Published May 17, 2023
Chloe Cottone, a first-year medical student at the Jacobs School of Medicine and Biomedical Sciences, had a problem that could have quickly derailed her dream of becoming a surgeon.
A collaboration between the Jacobs School and the School of Engineering and Applied Sciences is keeping that dream alive.
Cottone deals with Ehlers-Danlos syndrome, a group of inherited disorders that affect connective tissues; in this case her joints.
Cottone has hypermobility in her joints, which means she has an unusually large range of movements. That leaves her at risk of injury because her joints are too flexible.
“When I was in gross anatomy lab, I struggled to use some of the surgical instruments (like dissection tools) in conventional ways, because of the hypermobility — specifically in my thumbs,” says Cottone, a Buffalo native and Amherst High School graduate.
Not willing to give up on her dream, she tried swan splints, which can be worn on the fingers or thumb and are designed to block hyperextension without limiting flexion.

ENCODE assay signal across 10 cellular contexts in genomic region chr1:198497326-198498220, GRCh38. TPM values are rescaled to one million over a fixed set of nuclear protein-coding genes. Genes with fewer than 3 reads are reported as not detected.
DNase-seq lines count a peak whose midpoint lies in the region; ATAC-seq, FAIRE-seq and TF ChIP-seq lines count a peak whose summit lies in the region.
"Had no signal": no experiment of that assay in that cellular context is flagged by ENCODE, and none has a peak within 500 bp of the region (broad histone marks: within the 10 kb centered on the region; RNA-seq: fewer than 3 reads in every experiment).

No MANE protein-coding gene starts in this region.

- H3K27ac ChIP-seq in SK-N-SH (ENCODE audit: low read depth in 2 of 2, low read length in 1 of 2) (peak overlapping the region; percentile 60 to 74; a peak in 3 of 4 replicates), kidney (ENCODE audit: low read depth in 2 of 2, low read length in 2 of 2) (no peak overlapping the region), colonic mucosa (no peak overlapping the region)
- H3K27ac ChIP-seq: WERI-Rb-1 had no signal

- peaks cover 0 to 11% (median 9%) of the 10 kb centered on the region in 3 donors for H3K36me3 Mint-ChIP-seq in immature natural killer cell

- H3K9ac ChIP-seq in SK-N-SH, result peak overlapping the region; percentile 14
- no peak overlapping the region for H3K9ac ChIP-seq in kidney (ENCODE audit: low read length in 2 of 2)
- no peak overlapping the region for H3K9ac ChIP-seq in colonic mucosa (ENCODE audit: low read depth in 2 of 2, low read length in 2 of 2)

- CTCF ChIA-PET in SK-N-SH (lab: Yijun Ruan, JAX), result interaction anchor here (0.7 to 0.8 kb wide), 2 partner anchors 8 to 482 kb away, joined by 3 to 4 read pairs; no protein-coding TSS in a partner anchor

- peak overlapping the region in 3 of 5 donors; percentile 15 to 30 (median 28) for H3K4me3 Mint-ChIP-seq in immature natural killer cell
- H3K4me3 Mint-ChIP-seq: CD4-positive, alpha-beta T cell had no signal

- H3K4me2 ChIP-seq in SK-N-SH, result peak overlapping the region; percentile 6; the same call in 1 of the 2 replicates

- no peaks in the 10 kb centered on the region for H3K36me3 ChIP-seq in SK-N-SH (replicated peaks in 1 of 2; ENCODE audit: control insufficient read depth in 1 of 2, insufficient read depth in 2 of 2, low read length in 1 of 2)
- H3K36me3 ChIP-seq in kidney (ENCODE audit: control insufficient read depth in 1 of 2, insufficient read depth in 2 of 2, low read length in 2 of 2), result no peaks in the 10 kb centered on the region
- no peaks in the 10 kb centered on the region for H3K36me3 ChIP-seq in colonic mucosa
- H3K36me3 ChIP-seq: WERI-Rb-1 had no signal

“There are some companies that make metal ones, but they’re extremely expensive. They were like $100 a pop. And I couldn’t find anything online that did what I needed and could be used under a surgical glove,” Cottone says.
As a medical school student without a lot of extra spending money, she got creative.
“I went to Michaels (an arts and crafts store) and got a ring sizer and some copper wire, and thought, maybe I can make these myself,” Cottone says. “They worked for a little bit. Unfortunately, they ripped through the surgical gloves.”
Stuart D. Inglis, PhD, instructor of pathology and anatomical sciences and her gross anatomy class professor, could see she was struggling.
“When she was dissecting, she was very meticulous in being able to clean around the structures. What she was finding was that when she was holding the scalpel, her fingers would bend in an awkward sort of way and pop out of joint and pop back in, causing her a great deal of pain,” Inglis says.
They figured there had to be a solution.
“She was asking me about it, and she showed me some of the braces that were commercially available — pretty expensive things. But it did get us to talking that we could probably create a 3D digital print of these joint braces for her fingers,” Inglis says.